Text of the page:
Migrants who rent homes are becoming fearful of discrimination by landlords, according to the latest findings of an independent survey on the current Right to Rent pilot scheme.
The scheme is part of the Immigration Act 2014 and requires landlords to carry out specific checks on the immigration status of potential tenants. Landlords face a fine of up to £3,000 if they fail to do so. The government has been piloting the scheme since December 2014 in Birmingham and the surrounding areas of Walsall, Sandwell, Dudley and Wolverhampton in the West Midlands, and it has been closely monitored by migrant support organisations.
While the government is evaluating the scheme, a group of organisations including Movement Against Xenophobia (MAX), The Chartered Institute of Housing, Coventry Law Centre (Birmingham branch) and Generation Rent, have launched their own independent evaluation. The survey has found that the scheme is already causing increased tension between tenants and landlords. Tenants are now being charged an extra £100 in administration fees. Some landlords have also admitted that they are less likely to offer a viewing to anyone who needed extra time to hand in their paperwork.
The government plans to roll out the scheme nationally if they deem their pilot successful, which will affect all 4 million people who rent homes in Britain. After a consultation with Migrant Voice and several other migrant support organisations in 2013, the government concluded that landlords must “make checks on a non-discriminatory basis”. However, the pilot already shows that landlords are becoming less willing to take risks with migrants.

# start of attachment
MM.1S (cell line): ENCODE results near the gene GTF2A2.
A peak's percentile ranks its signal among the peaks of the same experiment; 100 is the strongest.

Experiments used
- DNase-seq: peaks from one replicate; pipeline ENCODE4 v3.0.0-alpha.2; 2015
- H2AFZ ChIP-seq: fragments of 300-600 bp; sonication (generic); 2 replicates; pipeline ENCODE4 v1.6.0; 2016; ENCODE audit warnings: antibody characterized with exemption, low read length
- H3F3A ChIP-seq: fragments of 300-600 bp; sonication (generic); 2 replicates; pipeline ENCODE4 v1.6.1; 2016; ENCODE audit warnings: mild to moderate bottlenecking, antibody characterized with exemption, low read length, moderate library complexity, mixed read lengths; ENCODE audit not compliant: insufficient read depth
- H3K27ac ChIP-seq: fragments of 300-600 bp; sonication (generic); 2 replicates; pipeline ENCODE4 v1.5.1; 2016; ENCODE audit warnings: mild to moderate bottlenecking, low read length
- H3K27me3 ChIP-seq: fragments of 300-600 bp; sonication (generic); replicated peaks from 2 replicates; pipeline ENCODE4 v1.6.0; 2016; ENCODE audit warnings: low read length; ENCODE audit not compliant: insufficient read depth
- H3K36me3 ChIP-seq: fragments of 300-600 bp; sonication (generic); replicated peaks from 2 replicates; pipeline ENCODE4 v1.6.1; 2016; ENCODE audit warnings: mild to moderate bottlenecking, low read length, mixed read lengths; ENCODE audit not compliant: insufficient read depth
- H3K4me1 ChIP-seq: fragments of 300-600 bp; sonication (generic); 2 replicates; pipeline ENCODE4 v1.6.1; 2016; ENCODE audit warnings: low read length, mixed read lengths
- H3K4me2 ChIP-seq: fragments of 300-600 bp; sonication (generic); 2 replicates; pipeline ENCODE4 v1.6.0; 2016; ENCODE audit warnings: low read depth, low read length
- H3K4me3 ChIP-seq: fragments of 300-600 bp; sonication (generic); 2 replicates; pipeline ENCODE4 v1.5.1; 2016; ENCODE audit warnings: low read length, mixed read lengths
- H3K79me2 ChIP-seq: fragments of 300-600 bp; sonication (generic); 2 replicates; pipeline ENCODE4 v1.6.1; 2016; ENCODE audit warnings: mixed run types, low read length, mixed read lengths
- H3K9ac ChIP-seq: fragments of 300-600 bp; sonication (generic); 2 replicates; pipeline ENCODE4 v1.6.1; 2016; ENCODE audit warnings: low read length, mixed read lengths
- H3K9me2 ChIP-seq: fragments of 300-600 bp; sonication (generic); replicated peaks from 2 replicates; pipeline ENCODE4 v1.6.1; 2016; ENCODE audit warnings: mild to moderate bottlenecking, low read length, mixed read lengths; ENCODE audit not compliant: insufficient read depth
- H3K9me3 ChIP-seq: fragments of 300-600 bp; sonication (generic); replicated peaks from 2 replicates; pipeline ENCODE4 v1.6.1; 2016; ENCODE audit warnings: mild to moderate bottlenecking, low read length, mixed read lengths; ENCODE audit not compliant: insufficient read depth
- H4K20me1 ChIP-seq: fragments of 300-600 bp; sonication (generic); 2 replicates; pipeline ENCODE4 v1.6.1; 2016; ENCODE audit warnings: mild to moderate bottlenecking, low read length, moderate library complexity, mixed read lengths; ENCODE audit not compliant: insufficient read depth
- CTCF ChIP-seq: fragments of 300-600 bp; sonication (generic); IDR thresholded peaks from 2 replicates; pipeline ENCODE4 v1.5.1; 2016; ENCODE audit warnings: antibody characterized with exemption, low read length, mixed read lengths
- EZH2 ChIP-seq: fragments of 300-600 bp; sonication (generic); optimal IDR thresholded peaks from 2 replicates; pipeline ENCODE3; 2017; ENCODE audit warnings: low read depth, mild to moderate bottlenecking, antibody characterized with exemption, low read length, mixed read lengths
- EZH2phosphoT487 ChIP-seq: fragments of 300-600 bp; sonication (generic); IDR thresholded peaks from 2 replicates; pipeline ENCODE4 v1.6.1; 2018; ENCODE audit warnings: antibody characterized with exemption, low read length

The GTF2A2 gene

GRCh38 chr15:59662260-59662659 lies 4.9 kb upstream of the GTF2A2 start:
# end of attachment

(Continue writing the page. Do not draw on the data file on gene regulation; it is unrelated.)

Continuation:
Theresa May, Home Secretary, said about the scheme: “The new regulations will make it more difficult for illegal migrants to find accommodation and deter those who set out to disregard the Immigration Rules. It will benefit those communities blighted by illegal structures, the so-called 'sheds with beds'.”
Campaigners and migrant support groups disagree however, voicing concerns that the rules will become cause for racism and prejudice against migrants who need a place to live.
Saira Grant, legal and policy director of JCWI told Migrant Voice: “These checks will lead to discrimination and will encourage racism. The irony is that you do not even need to be a racist landlord – the fear of breaking the law or being fined £3,000 will be enough for people to discriminate against migrants.”
Alexander Hilton, director of Generation Rent, has already begun to see cases of discrimination occurring through the pilot scheme. He told The Pie News: “A colleague of mine is keeping closely in touch with the pilot area, and I saw one example of a couple where a woman was told that rooms were not available to view when her partner, who didn't have a foreign accent, was able to view those same places.”
“By implementing these rules, they are not going to catch one single immigrant, they're going to drive illegal immigrants into illegal tenancies where they'll be even further exploited,” he warned.
Ben Reeve-Lewis, a council tenancy advisor in London, told The Independent that some local landlords were “already preparing to discriminate against foreigners when the scheme was rolled out nationally”.
He said: “Landlords tell me that they won't run the risk of letting to anyone that's got a foreign accent.”